Announcer: Just east of I-19 between Tucson and Nogales lies the town of Tubac. It was once the Spanish presidio, Europe's first settle men. It was a quiet outpost, the home of Charles Poston, the father of Arizona, even produced Arizona's first newspaper. Tubac has been abandoned and 12 come back to life so many times it's been called the city with nine lives. In the 1950's it seemed once again to be slipping into obscurity. Yet today it's the home of Arizona's first state park and a thriving artists' community.
Ted Simons: The 6th annual Arizona science and engineering fair awards were handed out to students in grades 5 through 12. The event held by the Arizona science and technology council. Grand award winners and their teachers advance to the Intel international science fair in Pittsburgh. Here to talk about the awards is Steve Zylstra, the CEO of the Arizona technology council and also one of the award winners, from Hamilton high school in Chandler, Varun Ramesh. Good to have you both here. Thanks for joining us. Steve, as far as the guidelines for this particular contest, what's going on?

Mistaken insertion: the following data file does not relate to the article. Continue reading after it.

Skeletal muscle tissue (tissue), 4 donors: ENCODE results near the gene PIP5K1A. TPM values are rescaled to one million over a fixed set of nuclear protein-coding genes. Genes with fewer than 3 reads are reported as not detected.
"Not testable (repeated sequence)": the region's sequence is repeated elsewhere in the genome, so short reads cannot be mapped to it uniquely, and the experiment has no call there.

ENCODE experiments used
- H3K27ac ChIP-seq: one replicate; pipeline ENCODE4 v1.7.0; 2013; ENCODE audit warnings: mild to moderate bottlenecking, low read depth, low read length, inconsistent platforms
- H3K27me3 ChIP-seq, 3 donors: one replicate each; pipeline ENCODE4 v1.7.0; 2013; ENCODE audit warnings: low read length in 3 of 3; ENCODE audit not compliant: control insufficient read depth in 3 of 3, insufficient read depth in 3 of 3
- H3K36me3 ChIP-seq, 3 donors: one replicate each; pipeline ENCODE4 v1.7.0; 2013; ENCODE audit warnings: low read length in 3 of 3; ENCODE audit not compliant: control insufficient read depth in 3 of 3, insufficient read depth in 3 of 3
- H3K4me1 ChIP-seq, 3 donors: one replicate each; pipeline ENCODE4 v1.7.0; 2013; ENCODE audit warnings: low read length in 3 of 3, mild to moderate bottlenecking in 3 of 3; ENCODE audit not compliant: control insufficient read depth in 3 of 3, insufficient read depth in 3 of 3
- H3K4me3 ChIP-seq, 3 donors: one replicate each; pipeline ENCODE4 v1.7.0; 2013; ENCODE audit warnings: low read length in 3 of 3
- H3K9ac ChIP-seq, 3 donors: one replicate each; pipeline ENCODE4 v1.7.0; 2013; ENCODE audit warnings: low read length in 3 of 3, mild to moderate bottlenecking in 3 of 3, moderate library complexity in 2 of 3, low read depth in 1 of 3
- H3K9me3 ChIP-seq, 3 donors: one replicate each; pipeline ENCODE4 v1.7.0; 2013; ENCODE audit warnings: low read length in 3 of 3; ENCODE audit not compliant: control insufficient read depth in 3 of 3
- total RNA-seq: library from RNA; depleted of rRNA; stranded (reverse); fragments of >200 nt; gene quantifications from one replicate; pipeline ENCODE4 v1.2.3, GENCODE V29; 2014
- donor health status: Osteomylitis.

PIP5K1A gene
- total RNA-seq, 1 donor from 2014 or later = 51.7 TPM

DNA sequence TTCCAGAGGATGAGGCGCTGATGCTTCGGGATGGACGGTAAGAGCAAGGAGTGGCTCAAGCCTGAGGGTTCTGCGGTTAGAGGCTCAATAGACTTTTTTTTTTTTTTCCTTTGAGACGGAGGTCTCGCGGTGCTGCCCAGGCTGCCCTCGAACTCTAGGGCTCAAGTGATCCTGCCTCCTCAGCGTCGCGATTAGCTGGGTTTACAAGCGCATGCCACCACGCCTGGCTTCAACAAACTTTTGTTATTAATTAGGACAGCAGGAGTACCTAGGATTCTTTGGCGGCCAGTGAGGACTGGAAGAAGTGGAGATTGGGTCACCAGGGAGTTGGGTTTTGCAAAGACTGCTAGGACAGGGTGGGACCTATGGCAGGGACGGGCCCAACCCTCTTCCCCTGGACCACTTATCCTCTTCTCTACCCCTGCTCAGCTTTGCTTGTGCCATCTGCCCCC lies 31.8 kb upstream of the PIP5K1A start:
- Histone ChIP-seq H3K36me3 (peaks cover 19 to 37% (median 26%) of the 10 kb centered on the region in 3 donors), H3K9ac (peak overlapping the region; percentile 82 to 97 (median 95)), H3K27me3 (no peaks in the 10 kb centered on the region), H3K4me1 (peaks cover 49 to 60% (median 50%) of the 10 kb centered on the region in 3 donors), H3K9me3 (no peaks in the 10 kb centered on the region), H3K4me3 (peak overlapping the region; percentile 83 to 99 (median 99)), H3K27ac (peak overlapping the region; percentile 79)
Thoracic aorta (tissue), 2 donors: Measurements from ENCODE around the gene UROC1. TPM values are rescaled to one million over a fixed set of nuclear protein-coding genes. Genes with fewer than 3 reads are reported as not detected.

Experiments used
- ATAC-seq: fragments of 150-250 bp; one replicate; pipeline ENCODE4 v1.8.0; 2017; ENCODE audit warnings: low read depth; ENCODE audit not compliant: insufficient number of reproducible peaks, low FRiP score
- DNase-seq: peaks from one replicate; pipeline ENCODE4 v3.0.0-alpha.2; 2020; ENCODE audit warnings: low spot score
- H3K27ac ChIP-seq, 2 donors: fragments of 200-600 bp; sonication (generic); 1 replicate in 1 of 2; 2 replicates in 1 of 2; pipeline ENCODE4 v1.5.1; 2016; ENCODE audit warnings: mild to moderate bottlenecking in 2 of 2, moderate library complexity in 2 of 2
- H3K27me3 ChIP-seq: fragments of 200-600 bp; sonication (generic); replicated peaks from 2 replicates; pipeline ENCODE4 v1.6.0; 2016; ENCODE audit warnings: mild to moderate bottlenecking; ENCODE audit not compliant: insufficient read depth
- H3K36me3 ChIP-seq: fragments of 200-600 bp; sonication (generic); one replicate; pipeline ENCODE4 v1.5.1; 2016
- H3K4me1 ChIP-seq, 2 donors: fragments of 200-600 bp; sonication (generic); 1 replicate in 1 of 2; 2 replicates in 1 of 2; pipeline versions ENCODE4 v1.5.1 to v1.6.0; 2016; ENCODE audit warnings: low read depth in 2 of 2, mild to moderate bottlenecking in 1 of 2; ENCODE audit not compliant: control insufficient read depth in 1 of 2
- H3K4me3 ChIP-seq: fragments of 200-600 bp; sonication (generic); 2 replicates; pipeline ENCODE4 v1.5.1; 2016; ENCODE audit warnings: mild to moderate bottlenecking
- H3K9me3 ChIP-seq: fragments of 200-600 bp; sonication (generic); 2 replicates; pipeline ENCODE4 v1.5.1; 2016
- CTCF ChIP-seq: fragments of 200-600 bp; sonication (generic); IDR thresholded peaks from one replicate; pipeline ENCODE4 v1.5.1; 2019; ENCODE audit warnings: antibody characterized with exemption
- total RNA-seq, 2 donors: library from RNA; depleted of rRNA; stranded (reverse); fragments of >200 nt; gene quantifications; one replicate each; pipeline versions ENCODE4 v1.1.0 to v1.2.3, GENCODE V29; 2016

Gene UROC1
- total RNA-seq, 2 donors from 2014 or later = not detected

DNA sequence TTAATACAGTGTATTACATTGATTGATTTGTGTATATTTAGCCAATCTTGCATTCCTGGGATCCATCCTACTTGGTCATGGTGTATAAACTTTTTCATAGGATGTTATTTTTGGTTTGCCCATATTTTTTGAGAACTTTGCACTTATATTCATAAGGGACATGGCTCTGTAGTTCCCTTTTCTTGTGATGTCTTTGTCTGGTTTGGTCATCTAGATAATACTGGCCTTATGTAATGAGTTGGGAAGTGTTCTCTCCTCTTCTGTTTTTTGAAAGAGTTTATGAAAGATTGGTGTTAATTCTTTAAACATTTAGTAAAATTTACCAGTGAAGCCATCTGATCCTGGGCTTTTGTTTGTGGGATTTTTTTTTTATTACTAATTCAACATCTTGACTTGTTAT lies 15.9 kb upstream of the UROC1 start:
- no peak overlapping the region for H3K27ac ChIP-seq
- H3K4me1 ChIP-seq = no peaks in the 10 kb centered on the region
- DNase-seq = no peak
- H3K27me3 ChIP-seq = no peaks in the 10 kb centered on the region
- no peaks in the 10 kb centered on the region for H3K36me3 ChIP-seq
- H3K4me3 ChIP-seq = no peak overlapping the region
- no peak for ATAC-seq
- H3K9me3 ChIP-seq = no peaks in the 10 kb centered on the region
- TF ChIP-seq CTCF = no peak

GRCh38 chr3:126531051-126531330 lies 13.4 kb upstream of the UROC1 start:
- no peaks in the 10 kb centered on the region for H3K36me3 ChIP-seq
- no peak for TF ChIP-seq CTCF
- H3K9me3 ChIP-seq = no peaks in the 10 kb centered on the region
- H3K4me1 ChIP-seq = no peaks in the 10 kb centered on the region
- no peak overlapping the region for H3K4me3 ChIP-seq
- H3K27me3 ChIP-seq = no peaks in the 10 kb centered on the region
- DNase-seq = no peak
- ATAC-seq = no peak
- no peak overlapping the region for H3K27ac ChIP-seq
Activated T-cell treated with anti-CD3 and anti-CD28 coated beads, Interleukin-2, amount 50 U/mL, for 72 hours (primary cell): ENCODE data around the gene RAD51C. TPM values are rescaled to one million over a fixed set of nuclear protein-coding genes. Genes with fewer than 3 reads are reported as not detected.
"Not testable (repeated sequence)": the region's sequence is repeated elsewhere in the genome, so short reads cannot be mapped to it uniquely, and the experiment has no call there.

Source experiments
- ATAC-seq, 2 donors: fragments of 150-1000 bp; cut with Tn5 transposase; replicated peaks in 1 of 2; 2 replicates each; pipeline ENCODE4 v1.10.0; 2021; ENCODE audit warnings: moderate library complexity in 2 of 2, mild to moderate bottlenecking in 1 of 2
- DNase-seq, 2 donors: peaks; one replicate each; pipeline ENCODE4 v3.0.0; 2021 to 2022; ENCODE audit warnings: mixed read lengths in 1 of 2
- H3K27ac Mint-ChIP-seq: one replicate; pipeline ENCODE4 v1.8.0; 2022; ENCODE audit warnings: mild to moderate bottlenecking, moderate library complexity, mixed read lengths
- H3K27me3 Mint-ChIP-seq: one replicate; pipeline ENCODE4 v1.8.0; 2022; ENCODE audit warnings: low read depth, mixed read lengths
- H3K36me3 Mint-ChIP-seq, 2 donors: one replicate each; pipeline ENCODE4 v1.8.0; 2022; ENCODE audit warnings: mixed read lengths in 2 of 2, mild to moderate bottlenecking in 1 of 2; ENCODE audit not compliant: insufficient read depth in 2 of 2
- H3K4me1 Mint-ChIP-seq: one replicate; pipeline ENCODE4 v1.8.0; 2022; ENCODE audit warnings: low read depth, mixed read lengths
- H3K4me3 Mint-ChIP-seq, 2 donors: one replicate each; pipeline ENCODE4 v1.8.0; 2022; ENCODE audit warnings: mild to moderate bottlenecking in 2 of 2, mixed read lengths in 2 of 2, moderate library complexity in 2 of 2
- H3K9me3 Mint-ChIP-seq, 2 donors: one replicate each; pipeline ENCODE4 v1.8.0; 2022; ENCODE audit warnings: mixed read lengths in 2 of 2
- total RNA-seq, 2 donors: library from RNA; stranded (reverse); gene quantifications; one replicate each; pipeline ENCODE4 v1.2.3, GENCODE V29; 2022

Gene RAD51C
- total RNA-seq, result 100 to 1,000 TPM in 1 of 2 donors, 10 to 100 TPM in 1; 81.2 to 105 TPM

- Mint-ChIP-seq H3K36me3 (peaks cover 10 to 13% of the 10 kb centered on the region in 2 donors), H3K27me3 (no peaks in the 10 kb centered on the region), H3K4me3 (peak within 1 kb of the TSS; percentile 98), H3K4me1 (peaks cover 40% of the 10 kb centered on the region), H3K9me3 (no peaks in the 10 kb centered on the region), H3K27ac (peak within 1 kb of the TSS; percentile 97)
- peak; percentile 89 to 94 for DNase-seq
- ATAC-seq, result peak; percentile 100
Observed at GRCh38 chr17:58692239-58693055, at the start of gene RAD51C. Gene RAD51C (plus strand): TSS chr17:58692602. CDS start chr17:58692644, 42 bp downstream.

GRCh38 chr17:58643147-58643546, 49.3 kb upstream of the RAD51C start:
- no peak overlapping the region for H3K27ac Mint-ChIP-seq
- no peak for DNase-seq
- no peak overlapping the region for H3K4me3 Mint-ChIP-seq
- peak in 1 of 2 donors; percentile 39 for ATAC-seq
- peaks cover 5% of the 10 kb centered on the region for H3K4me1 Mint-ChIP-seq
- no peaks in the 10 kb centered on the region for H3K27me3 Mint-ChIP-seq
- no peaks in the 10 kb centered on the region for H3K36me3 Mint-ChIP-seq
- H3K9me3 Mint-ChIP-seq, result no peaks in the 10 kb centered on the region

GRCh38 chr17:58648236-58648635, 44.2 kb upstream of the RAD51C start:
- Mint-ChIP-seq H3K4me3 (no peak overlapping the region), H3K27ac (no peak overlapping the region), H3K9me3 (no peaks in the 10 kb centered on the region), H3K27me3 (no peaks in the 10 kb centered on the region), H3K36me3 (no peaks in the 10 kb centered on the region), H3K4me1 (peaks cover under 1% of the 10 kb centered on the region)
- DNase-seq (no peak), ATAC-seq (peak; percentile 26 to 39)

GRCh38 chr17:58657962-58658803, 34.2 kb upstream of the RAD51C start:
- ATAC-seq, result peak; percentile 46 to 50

Steve Zylstra: So what happens is that students participate in their schools and ultimately in regionals. It's a competition, like dancing with the stars, right? They learn the scientific method, the experimental method, this competition gives them an opportunity to showcase their work, their research, and to compete with other kids for scholarships.
Ted Simons: What are the guidelines for this particular contest?
Steve Zylstra Well, there are all different categories. There's math and I.T. and bioscience and so on. So the students have to follow a very prescribed method using hypothesis and the traditional experimental method, which is laid out for them, then showcase their experiments and their output in a specific way.
Ted Simons: And this is supposed to also develop not just research for research's sake, it can really make an impact, correct?
Steve Zylstra: That is the case. Over the years both in the U.S. and around the world many students have developed real world solutions to real world problems.